“I thought that when I brought in the changes in the 80s but there’s no question about that as the national curriculum, testing and league tables, have led to others following on and improving it further.
“I really think I’m trying to chart a different way forward for millions of our young people. I hope I’ve shown people the way it can go and then it’s up to others to pick up the baton and continue.”
Despite his fight for a practical education Lord Baker, who is married to Mary and has three grown-up children (two daughters and a son), has proved himself as more an academic with books published on history and satire.
“I’ve always loved English and it’s enriched my life — you don’t just have to think of a job, it should be about all the things that make a happy life,” he says.
“The best teachers pass on the love of their subject like a virus, they inject it into you. It doesn’t matter what subject it is and I was lucky enough to have two teachers who did that in English and history — they inspired me and generated in me an enormous love of the subject.”
He says his lifelong passion for education came from within his family with an Irish grandmother, his wife, and several aunts and great aunts all working as teachers.
“I think the Baker family rose up through the education ladder,” he says.
“All my family love reading and were very well educated — all my children went to universities — Scottish universities like their mother. They were more on the artistic and creative side.”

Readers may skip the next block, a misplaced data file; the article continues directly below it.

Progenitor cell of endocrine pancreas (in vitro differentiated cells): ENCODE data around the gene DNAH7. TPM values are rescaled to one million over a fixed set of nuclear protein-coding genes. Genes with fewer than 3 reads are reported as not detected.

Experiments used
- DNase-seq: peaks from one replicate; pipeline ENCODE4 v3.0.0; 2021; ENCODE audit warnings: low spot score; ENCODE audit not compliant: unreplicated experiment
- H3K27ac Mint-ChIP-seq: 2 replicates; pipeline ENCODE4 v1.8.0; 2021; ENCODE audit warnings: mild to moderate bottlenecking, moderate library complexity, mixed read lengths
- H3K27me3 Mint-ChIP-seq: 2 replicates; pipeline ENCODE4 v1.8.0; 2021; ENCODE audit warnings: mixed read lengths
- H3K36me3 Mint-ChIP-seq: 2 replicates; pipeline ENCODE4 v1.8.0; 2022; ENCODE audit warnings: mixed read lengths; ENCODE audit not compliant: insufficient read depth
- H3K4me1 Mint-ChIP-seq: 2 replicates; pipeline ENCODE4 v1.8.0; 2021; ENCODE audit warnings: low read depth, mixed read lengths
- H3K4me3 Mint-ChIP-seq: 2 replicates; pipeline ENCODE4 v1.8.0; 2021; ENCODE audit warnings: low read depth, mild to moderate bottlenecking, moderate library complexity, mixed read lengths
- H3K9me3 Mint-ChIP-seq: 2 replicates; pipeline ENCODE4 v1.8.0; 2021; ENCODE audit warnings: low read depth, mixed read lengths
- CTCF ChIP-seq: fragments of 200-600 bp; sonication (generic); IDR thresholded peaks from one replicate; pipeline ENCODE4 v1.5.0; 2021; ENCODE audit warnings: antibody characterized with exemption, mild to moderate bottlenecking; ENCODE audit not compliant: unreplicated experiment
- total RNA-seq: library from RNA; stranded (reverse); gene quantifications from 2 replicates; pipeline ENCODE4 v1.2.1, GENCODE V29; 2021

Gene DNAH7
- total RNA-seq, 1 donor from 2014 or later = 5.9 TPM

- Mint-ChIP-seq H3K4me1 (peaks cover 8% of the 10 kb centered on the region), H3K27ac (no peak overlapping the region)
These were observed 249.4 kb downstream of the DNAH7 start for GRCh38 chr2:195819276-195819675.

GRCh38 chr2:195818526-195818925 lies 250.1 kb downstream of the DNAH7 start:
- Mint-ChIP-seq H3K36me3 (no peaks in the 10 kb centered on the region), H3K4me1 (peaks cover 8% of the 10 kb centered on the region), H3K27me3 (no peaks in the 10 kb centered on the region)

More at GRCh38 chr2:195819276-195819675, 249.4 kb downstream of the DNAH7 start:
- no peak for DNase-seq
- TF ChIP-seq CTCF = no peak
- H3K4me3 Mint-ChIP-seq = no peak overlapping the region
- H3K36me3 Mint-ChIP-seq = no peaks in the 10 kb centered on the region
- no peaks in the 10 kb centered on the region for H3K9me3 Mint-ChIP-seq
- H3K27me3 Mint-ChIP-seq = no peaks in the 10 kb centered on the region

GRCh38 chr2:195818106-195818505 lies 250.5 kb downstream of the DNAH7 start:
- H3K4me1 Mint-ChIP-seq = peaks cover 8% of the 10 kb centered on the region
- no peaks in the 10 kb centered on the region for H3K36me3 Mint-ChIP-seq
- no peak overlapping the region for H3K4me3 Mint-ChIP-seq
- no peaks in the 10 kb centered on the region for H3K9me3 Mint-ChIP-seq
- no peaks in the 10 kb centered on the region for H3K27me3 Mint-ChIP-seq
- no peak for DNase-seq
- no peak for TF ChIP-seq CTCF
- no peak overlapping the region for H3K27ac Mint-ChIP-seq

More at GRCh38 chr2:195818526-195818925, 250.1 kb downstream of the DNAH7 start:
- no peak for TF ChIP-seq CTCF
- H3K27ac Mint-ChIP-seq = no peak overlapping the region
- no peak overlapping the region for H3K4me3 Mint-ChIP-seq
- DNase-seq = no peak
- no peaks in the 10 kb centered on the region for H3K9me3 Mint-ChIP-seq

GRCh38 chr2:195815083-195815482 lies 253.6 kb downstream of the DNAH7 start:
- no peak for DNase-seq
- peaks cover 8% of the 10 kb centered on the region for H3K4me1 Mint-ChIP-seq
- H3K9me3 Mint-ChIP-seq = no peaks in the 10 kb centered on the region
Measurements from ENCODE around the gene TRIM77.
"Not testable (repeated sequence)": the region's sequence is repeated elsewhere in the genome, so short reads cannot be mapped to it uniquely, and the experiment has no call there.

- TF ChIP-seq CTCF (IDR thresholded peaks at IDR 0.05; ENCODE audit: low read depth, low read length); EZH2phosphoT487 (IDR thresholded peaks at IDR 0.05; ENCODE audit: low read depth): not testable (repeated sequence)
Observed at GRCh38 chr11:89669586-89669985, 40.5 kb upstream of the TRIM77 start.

Reflecting on his heyday in politics he says: “I was very lucky to be one of the generation at the high table of politics in the 1980s.
“It was an incredible decade, dominated by Margaret Thatcher. She changed everything — she saved Great Britain from decline and falling down. She transformed the national spirit, bought about privatisation, sold off council houses, approved education reforms, won the Falklands. It was a wonderful time to be in politics- the most exciting time since the war.
“I’d liked to have served in Churchill’s cabinet during the war but it was also wonderful to serve in Margaret’s cabinet.”
Harking back to Spitting Image’s rubber parody puppets of the 1980s, he reflects: “Margaret Thatcher was vilified, but she couldn’t care a fig for it — it didn’t matter.
“Others that did worry like John Major and David Steel let it eat into their soul but you mustn’t let that happen — you can’t let the cartoonist win and that won’t happen if you’re confident on what you’ve done, your character and the way you behave.”
Despite turning on the popular Sunday night show for its humour in the 1990s, when he branded it “cruel,” Lord Baker’s love of political satire lives on in his collection 18th and 19th Century caricatures.
“I love satire and every politician would love to appear in a cartoon. Most MPs in the House of Commons today will probably never appear in a national cartoon because they haven’t arrived,” he says.
“Once you’ve appeared in a cartoon nationally, you’ve arrived.”
It’s a personal thing
What’s your favourite book?
Bleak House by Charles Dickens
What did you want to be when you were younger?
What do you do to switch off from work?
I like to go to the theatre and cinema. I read and write and like spending time with my wife and family but I don’t relax too much — you will fall off the perch.
If you could invite anyone to a dinner party, living or dead, who would it be?
Mary, my wife, Charles Dickens, Sydney Smith, Ted Hughes, Queen Elizabeth I and Josiah Wedgwood. And Winston Chruchill, but he would come for lunch
What would your super power be?
To age comfortably